In present-day India, the vital role of agriculture arises out of the position the agrarian sector occupies in the overall economy of the
Country. Agriculture is a large sector of the economic activity and has a crucial role to play in the country’s economic development by providing food (more than fifty per cent of income is spent on food by eighty per cent of the population in urban areas and ninety-five per cent in rural areas) and raw materials, employment to a very large proportion of the population, capital for its own development and surpluses for national economic development.
(1) Contribution to National Income: Agricultural sector contributes a significantly large share to the national income of India, although it has come down from as high as 56 per cent during the 1950s to 26.0 per cent in 2003-2004, and is projected to go down further in immediate future.
Whatever it is, the situation as it obtains presently requires that more available resources should be devoted to the development programmes in the agricultural sector, as it is this sečtor that continues to have great potential for reducing poverty and hunger in the rural sector. For every additional rupee generated through agricultural production in India, the existing economical linkages can add other three rupees to the income of the rural economy. It is important to raise the productivity and level of output in this sector, which in turn means that agriculture must make an incremental contribution to the growth rate of the economy despite a diminishing land frontier.
(2) Major Source of Livelihood: Agriculture has been and is a major source of livelihood in India. Over the years 1921-2001, the size of the labour force dependent on agriculture had more than doubled and over the next decade is projected to go up by more than 25 per cent. All calculations indicate that 50 per cent of the increase in employment opportunities will have to come from agriculture. The sector, thus, presents challenging opportunities for the Plan framers in India, inasmuch as thèse workers represent an enormous pool of labour that can fuel labour-intensive industrialisation over the coming decades.
(3) Role in Foreign Trade: The agricultural sector is a net earner of foreign exchange which is needed for capital and maintenance imports required in the non-agricultural sector.
(4) Primary Source of Saving in the Economy: This sector is the primary source of savings, and hence capital formation for the economy. These are known as savings and investment linkages. Since independence, large investment, both public and private, has been made in agriculture. In areas where agricultural practices are traditional, investment has also been on traditional lines like land and its improvements, tools and implements, farm structures, livestock, carts, etc. But the pattern of investment in progressive areas, where modern technology has been adopted, has been predominantly in irrigation, land improvements, farm machinery, storage godowns and other infrastructures. Both variable and fixed capitals in the latter areas are, therefore, of a different order-in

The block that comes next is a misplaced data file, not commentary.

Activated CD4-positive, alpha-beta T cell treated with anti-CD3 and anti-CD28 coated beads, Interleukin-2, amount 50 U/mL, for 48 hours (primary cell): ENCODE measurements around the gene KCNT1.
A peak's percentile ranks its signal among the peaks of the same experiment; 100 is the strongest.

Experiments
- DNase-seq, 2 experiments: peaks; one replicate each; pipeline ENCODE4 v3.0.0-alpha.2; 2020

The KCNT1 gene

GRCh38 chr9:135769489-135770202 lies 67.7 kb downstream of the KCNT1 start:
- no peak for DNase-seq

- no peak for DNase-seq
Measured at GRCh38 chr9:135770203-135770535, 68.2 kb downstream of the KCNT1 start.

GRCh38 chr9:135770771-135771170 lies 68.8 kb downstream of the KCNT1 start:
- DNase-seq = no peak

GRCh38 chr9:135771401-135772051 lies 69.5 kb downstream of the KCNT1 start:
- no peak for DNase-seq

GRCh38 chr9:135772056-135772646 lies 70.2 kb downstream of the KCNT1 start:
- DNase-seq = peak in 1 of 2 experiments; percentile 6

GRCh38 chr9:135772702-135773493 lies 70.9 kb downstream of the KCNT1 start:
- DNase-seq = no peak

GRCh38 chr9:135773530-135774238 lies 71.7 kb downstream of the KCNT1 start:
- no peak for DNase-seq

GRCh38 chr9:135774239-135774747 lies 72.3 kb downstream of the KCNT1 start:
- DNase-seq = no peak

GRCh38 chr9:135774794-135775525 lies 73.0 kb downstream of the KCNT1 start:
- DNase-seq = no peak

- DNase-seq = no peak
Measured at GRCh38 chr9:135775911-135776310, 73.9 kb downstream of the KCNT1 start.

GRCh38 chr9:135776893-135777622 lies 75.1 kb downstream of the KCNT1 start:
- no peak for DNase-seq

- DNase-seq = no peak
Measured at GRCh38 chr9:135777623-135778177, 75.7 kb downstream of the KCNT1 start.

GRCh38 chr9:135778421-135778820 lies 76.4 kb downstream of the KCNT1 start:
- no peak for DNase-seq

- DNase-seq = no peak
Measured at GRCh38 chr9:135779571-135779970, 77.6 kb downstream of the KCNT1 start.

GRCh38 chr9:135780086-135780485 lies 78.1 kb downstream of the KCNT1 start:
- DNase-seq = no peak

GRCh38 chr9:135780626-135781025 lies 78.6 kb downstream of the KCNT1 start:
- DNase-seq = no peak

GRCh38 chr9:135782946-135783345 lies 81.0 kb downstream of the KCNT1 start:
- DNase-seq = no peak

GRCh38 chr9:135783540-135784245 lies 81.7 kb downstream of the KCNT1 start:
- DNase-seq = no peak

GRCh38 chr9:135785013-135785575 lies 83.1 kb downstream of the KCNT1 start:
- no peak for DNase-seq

variety as well as in quantum-since substantial amounts of capital are required for the various infrastructures and inputs to stimulate growth,
(d) Interdependence between Agriculture and Industry
During the process of development, the interdependence between agriculture and industry has become stronger through the production linkages, demand linkages, and savings and investment linkages. Production linkages arise from the interdependence of agriculture and industry for productive inputs, i.e, supply of agricultural materials such as cotton, jute, sugarcane, etc. to agro-based industries and supply of fertiliser, machinery and electricity by industry to agriculture.
Modelling of the linkages between agricultural and industrial growth has shown that a 10 per cent increase in agricultural output would increase industrial output by 5 per cent.
Over the last five decades, these linkages have got further strengthened with agriculture’s dependence on industry increasing at a faster rate than the dependence of industry of agriculture, reflecting the fast-moving modernisation of the agricultural sector. There are strong demand linkages between the two sectors. The impact of urban income and industrialisation on the demand for food and agricultural raw materials is generally recognised. Equally significant is the impact of rural income on industrial consumer goods, i.e, clothing, footwear, sugar, edible oils, TV sets, washing machines, refrigerators, motorbikes, etc. A recent study concludes. “Rural Bazar outbuys urban market. ” There is a widely held view that in a large country like India, the demand stimulus for industrialisation would come mainly from agriculture with less social and economic costs. More significant, are the savings and investment linkages that have developed between the two sectors. The relative terms of trade between the two sectors not only. influence the level of private saving and investment, these also manifest themselves into government saving and expenditure.
Relative Declining Dependence on Agriculture
The following reasons among others, account for it.
(i) The relative share of agriculture in the total national income has declined from 50 per cent in the 1950s to about 26 per cent presently. Thus, the degree of drag or push that the agricultural sector can exert on the overall growth of the economy has been reduced substantially.
(ii) The secular growth rate of- the agricultural sector during the five decades works out to some 2.3 per cent. The decline in the relative share of agriculture in the GNP, despite this sustained growth, indicates clearly that the secular growth in the secondary and tertiary sectors has been more rapid.
(iii) The wage goods constraint on the overall growth of the economy no longer remains valid for two reasons. One, the Indian economy overcame food shortages long ago. Two, there has been a decline in the employment elasticity of output of non-agricultural sectors, which
means that increased output in industry and services does not involve a commensurate increase in the demand for wage goods.
(iv) With the spread of modern farm technology in the wake of the green revolution, non-traditional inputs into agricultural production have assumed greater importance.
(v) The traditional agro-based industries have been stagnant; their share in overall industrial output has been falling. The boom sectors of the new millennium-chemicals, consumer durables1 and hi-tech services-have very little linkage to agriculture.
(vi) The overwhelming preponderance of agriculture-based items in India’s export mix- tea, cotton and jute textiles- has been reduced and today non-traditional exports have emerged as important components. Industrial growth is, thus, insulated from the domestic factors to the extent to which non-traditional exports influence domestic industrial production.
(vii) In an open economy there is no reason why agriculture should be a constraint on growth or food supply.